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Michael Robert "Mike" McNulty (born September 16, 1947) is a politician from the U.S. state of New Yorkmarker, formerly representing New York's 23rd congressional district and then, after redistricting, New York's 21st congressional district. He is a Democrat, and was chairman of the House Subcommittee on Social Security in the 110th Congress.

Early life

McNulty was born in Troy, New Yorkmarker and attended public schools, and La Salle Institue. He graduated from the College of the Holy Crossmarker in Worcester, MAmarker. He worked as an insurace broker prior to entering politics.

Political career

McNulty was mayor of Green Island, New Yorkmarker from 1977 to 1982. McNulty was elected to the New York State Assembly in 1982. In 1988, Congressman Samuel S. Stratton of New York's 23rd congressional district announced his withdrawal from the race due to health issues. McNulty was selected to replace him on the ballot and was easily elected in what was then a heavily Democratic district, one of the few reliably Democratic areas in Upstate New York. In 1993, after two terms in congress, a redistricting made McNulty part of New York's 21st congressional district instead. He was re-elected another six timesin that district without much difficulty. In 2004, he was challenged by Republican Warren Redlich. McNulty faced Redlich again in 2006, and was reelected with 78% of the vote - his widest margin. [85076]. He also had a primary challenge in 1996 by Lee H. Wasserman, in which he won by a closer margin than he ever had in the general election.

Committee assignments

  • Ways & Means Committee
    • Subcommittee on Social Security (Chairman)
    • Subcommittee on Income Security and Family Support
  • At-Large Whip


McNulty was more moderate since his earlier days in the House, when he favored more of Newt Gingrich's Contract with America than any other Northeastern Democrat. He was considered moderate on social issues (for instance, he is pro-life on abortion), but very liberal on economic issues.

McNulty voted for the War in Iraq, but since changed his stance and cosponsored Representative John Murtha's resolution for a phased withdrawal from the region.

McNulty was known for being one of the less prolific members of the house; he has said he does not plan to run for any higher offices or leadership posts within the house. Additionally, he was known for being relatively quiet and not saying much on the floor. Roll Call once jokingly named him Chair of the Obscure Caucus.

However, he was a vocal critic of President George W. Bush's Social Security reform plan.


McNulty presided over a vote to recommit an agricultural appropriations bill on the night of August 2, 2007 that would have prevented illegal immigrants from receiving food stamps. McNulty claimed the vote tied 214-214 with members changing their votes after time had expired, McNulty gaveled down a vote and tallied it 212-216 against the motion, while Republicans argued the House screen tally vote was 215-213 in favor to recommit. Republicans chanted "Shame" and later walked out of the House in protest. McNulty and Steny Hoyer apologized on the floor the next morning for prematurely gaveling down the vote. As of May 2008, a bi-partisan investigation panel including Bill Delahunt and Mike Pence is working to determine whether or not the bill must be recommitted. A year later, the panel found that the Democrats did indeed improperly tally the vote.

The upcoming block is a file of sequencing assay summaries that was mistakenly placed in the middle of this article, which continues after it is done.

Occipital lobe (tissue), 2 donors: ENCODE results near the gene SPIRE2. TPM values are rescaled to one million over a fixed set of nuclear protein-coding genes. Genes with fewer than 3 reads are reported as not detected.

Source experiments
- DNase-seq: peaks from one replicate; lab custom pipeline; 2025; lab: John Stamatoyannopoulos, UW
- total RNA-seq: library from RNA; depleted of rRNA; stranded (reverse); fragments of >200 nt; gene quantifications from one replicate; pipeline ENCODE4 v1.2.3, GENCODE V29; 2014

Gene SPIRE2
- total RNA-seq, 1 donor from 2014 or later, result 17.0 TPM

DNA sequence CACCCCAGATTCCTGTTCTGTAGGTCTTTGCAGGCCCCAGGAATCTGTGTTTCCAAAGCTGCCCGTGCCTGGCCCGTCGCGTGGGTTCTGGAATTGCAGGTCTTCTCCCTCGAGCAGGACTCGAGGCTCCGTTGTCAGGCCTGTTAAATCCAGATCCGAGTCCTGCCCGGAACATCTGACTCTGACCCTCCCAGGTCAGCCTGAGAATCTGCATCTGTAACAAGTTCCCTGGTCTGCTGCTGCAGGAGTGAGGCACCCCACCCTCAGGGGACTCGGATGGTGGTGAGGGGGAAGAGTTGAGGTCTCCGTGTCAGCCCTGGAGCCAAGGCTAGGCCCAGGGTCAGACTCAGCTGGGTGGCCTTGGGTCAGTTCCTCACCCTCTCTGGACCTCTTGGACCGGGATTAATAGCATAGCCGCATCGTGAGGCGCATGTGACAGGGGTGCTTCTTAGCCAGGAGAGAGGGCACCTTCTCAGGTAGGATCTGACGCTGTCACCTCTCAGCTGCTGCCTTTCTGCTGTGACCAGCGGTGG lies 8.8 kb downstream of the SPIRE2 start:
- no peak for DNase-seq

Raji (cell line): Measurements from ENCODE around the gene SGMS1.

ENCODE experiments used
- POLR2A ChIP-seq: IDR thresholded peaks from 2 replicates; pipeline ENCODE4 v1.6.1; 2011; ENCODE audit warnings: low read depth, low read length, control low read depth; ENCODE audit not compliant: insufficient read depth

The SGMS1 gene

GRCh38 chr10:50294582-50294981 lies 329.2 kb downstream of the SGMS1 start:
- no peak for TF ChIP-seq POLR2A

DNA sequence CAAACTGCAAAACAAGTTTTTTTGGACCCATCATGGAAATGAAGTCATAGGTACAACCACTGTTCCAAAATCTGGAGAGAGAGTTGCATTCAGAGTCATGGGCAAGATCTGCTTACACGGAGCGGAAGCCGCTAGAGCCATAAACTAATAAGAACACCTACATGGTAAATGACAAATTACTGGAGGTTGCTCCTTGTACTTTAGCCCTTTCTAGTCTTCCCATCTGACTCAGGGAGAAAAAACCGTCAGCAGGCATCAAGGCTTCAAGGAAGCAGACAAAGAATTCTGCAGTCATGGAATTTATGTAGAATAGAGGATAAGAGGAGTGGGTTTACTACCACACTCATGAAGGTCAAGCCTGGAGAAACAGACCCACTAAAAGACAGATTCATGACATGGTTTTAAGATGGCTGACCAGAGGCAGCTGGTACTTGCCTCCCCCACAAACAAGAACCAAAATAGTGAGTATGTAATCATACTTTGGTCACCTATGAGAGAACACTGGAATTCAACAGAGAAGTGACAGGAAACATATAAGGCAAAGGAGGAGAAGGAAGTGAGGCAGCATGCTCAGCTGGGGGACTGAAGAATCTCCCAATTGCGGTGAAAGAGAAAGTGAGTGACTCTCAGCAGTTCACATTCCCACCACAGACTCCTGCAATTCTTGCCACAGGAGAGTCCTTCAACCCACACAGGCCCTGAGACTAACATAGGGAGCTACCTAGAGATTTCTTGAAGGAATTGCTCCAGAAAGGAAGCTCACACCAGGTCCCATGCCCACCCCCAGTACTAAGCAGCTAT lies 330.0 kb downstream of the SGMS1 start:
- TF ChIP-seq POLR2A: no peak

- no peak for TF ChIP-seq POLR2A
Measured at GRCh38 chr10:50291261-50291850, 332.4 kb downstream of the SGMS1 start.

He was consistently endorsed by both the Conservative Party and the Working Families Party, third parties in New York.

McNulty received an "A" on the Drum Major Institute's 2005 Scorecard on middle-class issues.


In October 2007, McNulty announced that he would not seek an 11th term in Congress. Paul Tonko, who had served alongside McNulty in the State Assembly from 1983 to 1989, won the Democratic party's nomination to replace McNulty, and subsequently won the general election in November. Despite being an open seat, this was not considered a competitive election, as the 21st is considered the most Democratic district in the state outside of the New York Citymarker-based districts and Western New York. Both Congressional Quarterly and the Cook Political Report rated the race for the 21st's open seat as "Safe Democratic."

See also


  1. All Politics Is Local, Elizabeth Benjamin, Albany Times Union, July 20, 2006
  2. The Obscure Caucus, Lauren W. Whittington, Roll Call, September 8, 2003
  4. Rick Karlin, McNulty won't run again: 10-term congressman plans announcement; move creates wide-open race for seat, October 26, 2007 [1]. Accessed October 26, 2007.
  5. The Associated Press, McNulty retiring from Congress, Democrats say, The Legislative Gazette, October 29, 2007, p. 9.
  6. Press Release, Congressman Michael R. McNulty, McNulty:"I'm Coming Home". Available from lisa.blumenstock(at) as of October 29, 2007.

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